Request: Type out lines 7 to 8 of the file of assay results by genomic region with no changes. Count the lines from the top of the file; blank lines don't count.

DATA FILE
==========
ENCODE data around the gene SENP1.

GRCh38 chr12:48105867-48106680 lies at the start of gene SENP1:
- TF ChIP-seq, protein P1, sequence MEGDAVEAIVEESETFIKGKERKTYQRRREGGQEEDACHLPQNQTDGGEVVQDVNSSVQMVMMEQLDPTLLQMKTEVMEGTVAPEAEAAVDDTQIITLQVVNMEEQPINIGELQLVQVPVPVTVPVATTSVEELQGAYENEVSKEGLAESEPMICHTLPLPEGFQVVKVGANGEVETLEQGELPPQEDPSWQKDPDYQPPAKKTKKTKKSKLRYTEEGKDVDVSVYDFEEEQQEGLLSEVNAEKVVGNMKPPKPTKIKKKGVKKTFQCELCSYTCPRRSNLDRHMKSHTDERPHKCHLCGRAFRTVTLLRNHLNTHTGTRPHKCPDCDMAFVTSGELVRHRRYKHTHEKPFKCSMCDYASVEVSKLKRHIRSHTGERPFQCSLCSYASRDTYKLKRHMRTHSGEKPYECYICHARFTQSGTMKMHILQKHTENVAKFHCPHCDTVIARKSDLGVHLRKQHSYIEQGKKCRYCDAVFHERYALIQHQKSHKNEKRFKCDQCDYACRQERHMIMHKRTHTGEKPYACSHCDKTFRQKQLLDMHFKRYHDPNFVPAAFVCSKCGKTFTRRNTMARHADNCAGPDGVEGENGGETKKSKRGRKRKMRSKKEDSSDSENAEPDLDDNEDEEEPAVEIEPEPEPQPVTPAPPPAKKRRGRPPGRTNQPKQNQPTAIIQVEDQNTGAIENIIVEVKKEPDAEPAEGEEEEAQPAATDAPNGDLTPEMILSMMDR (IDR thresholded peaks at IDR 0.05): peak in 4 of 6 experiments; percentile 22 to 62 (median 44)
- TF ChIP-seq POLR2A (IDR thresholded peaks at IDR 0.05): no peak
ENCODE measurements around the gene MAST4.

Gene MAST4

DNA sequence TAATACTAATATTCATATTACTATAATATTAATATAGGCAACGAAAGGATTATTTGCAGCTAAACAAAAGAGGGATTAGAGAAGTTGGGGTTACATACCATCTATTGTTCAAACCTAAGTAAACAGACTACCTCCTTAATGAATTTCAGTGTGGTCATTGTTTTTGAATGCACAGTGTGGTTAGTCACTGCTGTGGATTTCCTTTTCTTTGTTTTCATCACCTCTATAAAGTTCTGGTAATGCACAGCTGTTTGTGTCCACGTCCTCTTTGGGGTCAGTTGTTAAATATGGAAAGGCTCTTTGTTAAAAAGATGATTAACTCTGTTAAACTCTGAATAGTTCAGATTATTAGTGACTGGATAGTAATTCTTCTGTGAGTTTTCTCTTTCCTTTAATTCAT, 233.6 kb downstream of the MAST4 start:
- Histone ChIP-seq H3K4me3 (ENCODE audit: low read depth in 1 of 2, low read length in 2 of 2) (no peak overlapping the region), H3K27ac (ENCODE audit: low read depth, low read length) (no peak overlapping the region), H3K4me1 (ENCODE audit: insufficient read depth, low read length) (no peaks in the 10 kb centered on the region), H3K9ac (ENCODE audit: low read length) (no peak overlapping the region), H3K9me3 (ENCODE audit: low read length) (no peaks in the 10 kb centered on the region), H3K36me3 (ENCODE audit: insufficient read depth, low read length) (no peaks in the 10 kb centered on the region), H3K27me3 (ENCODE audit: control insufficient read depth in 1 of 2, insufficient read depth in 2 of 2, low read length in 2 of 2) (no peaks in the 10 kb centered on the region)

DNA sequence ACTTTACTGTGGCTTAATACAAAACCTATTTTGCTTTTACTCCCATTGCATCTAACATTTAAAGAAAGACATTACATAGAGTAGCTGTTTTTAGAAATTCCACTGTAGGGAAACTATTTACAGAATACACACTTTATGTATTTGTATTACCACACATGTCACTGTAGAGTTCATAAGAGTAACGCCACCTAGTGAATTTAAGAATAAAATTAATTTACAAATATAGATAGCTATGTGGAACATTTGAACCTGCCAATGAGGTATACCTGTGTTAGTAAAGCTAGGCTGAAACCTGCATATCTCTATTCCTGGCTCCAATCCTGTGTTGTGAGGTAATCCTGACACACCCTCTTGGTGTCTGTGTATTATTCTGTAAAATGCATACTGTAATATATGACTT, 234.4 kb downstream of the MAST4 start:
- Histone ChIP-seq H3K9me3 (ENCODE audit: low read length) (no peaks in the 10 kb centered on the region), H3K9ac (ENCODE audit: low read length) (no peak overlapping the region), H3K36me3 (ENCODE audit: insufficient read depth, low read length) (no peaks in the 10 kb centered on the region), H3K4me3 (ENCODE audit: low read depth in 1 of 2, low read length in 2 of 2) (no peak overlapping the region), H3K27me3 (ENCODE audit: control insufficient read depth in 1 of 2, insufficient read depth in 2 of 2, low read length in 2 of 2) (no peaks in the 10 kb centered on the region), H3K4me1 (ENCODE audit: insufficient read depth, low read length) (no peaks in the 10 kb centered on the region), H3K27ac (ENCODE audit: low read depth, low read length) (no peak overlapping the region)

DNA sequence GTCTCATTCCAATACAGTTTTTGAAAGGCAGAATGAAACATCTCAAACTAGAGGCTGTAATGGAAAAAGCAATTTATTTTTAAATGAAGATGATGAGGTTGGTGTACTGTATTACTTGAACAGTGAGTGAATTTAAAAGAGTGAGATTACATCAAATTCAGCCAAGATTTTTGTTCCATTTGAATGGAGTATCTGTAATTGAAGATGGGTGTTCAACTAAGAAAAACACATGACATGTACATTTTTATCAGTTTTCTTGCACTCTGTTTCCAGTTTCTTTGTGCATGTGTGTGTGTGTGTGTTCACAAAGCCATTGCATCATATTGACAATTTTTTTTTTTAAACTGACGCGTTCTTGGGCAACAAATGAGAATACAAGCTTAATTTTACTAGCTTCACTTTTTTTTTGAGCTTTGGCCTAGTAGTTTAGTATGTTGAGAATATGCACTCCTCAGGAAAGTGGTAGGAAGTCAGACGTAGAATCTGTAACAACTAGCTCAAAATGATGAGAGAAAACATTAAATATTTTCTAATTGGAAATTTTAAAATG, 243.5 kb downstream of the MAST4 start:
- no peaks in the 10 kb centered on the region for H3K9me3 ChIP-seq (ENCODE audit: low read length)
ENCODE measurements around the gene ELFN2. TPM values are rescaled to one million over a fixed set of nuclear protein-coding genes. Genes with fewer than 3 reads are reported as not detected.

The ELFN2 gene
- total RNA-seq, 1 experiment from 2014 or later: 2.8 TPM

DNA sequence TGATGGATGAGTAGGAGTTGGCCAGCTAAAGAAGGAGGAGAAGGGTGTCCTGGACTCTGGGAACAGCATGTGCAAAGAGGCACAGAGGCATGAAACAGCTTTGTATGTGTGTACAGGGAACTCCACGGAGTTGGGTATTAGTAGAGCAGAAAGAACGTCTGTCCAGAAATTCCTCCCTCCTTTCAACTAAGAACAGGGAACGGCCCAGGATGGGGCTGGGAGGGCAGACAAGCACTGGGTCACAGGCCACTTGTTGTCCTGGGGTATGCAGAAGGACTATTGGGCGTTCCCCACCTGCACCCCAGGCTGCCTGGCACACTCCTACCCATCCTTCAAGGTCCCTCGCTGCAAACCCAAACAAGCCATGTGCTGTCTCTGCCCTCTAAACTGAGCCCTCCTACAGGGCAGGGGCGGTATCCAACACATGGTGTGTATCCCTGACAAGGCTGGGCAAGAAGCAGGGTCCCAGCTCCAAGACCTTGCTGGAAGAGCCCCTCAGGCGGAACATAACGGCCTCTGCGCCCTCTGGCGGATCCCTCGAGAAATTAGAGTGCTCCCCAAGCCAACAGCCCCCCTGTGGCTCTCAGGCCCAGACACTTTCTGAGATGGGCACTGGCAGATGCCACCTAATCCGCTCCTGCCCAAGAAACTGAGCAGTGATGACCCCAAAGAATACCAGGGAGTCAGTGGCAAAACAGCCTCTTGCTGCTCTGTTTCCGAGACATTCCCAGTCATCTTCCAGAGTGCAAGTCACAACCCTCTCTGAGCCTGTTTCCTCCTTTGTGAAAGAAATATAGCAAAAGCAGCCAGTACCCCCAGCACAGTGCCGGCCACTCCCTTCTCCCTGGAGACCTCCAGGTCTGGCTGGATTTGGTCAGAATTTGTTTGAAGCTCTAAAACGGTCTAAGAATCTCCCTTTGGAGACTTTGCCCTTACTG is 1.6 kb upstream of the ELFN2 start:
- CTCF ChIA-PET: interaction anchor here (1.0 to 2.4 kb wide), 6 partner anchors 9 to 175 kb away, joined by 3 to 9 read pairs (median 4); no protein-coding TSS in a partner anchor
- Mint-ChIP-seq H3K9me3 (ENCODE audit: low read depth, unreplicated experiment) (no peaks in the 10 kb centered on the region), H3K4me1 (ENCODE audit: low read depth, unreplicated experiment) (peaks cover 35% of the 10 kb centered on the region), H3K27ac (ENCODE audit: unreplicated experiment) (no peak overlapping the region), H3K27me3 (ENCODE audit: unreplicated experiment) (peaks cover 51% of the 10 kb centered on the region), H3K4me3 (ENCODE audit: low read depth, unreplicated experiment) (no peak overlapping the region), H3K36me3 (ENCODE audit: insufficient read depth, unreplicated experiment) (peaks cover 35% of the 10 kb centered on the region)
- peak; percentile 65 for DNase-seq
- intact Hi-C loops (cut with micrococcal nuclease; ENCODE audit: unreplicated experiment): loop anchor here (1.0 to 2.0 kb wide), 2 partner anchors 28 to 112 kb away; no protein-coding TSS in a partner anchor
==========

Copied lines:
DNA sequence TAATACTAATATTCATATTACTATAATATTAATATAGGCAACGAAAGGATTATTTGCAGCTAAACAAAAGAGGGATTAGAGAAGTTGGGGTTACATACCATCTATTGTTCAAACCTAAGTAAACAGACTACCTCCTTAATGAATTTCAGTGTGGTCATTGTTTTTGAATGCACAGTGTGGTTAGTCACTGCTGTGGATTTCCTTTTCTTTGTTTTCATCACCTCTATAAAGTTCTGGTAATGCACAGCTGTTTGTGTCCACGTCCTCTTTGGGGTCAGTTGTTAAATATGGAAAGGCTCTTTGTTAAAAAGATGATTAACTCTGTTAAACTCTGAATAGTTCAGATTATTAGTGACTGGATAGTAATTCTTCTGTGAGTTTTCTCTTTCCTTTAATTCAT, 233.6 kb downstream of the MAST4 start:
- Histone ChIP-seq H3K4me3 (ENCODE audit: low read depth in 1 of 2, low read length in 2 of 2) (no peak overlapping the region), H3K27ac (ENCODE audit: low read depth, low read length) (no peak overlapping the region), H3K4me1 (ENCODE audit: insufficient read depth, low read length) (no peaks in the 10 kb centered on the region), H3K9ac (ENCODE audit: low read length) (no peak overlapping the region), H3K9me3 (ENCODE audit: low read length) (no peaks in the 10 kb centered on the region), H3K36me3 (ENCODE audit: insufficient read depth, low read length) (no peaks in the 10 kb centered on the region), H3K27me3 (ENCODE audit: control insufficient read depth in 1 of 2, insufficient read depth in 2 of 2, low read length in 2 of 2) (no peaks in the 10 kb centered on the region)